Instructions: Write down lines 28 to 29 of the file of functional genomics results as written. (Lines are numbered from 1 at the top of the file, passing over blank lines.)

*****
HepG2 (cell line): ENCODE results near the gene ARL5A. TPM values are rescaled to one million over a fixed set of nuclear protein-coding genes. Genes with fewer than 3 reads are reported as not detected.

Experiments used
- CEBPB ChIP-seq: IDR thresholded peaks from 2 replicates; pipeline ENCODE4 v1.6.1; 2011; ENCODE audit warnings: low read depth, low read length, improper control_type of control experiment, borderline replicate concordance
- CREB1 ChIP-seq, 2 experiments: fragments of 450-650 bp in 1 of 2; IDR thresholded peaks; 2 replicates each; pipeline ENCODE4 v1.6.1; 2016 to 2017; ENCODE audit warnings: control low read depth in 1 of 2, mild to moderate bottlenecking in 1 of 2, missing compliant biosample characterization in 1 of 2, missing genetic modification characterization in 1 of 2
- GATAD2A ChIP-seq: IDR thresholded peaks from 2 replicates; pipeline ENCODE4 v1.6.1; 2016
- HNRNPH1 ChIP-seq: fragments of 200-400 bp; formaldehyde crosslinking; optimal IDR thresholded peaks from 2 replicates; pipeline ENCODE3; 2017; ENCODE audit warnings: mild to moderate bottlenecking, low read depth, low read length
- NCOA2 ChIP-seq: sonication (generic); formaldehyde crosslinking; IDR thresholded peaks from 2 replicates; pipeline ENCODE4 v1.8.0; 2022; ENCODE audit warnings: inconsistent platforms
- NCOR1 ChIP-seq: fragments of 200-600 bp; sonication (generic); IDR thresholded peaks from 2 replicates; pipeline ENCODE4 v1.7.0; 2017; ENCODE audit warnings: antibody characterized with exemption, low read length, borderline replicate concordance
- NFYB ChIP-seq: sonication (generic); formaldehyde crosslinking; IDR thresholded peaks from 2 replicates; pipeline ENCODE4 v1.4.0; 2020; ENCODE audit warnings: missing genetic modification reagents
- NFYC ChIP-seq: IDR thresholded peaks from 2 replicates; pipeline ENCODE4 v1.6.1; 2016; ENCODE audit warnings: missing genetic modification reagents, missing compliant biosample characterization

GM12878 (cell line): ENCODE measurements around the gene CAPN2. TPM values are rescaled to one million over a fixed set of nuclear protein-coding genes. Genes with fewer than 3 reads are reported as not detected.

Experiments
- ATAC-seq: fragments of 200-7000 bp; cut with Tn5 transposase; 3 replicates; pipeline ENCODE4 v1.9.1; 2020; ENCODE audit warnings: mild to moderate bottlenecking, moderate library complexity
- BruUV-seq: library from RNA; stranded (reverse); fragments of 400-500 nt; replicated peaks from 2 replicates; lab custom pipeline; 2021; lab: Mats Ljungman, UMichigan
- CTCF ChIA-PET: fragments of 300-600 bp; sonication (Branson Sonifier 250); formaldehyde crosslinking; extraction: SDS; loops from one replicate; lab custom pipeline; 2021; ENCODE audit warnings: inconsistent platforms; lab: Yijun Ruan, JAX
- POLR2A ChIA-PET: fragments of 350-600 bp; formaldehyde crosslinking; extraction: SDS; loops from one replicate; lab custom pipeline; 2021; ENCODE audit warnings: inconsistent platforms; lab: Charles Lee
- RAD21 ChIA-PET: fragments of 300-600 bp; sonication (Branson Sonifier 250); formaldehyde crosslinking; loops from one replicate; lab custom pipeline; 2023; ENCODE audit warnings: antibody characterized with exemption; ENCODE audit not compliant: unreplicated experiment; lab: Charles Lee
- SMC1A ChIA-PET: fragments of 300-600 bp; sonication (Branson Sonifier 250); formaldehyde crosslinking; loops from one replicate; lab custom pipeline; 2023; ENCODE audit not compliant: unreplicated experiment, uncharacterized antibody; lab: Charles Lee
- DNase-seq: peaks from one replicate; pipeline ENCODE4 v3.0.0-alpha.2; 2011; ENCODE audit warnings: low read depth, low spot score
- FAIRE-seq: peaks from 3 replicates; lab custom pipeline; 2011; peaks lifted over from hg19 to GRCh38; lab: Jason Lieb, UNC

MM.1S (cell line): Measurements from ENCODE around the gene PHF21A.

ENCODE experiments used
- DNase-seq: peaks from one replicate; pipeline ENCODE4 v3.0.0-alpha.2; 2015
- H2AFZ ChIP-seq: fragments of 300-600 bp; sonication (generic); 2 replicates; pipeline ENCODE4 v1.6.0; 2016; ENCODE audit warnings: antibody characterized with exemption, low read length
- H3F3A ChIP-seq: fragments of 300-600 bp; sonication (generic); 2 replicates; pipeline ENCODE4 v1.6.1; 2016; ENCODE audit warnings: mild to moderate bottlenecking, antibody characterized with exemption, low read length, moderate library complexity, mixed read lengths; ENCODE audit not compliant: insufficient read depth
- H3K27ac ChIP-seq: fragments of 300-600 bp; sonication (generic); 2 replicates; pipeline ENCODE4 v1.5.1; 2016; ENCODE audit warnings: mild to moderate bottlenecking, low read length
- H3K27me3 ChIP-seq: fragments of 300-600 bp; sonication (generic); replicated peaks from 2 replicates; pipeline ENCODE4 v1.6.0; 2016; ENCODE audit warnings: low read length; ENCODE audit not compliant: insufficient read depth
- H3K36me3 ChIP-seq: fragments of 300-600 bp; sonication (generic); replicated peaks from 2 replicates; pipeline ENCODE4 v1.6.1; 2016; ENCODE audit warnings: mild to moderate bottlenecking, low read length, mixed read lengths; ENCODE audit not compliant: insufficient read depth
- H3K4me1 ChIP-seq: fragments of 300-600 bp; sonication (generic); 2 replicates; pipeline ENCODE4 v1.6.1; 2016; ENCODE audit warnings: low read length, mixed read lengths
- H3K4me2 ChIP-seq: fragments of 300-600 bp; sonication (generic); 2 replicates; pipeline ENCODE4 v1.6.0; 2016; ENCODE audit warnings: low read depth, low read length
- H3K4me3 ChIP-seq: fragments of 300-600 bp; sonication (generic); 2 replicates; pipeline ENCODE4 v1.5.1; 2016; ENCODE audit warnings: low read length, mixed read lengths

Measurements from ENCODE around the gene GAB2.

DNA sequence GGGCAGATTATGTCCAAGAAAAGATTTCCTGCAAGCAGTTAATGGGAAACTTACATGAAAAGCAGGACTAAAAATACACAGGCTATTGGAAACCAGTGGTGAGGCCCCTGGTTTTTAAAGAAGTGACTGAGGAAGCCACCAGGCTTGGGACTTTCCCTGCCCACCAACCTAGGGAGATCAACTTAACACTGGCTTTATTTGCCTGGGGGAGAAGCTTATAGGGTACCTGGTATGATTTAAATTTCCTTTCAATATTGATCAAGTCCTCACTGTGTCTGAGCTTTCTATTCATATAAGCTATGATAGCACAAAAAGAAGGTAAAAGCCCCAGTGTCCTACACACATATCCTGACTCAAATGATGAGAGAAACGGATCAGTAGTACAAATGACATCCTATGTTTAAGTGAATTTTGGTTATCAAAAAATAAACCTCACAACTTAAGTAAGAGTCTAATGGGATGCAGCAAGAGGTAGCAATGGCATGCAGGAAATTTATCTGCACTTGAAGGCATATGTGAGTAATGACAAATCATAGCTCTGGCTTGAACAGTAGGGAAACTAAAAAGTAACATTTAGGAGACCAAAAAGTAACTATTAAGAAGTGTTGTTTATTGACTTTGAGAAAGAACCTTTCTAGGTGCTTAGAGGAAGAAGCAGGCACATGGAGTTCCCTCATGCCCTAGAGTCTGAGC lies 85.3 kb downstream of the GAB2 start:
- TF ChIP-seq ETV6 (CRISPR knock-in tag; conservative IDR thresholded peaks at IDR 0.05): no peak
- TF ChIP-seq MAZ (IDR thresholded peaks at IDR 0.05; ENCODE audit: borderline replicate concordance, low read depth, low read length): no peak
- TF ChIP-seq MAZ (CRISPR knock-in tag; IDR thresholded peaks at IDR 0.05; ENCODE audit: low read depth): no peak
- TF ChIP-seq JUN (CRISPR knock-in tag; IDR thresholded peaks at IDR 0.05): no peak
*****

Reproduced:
- H3K36me3 ChIP-seq: fragments of 300-600 bp; sonication (generic); replicated peaks from 2 replicates; pipeline ENCODE4 v1.6.1; 2016; ENCODE audit warnings: mild to moderate bottlenecking, low read length, mixed read lengths; ENCODE audit not compliant: insufficient read depth
- H3K4me1 ChIP-seq: fragments of 300-600 bp; sonication (generic); 2 replicates; pipeline ENCODE4 v1.6.1; 2016; ENCODE audit warnings: low read length, mixed read lengths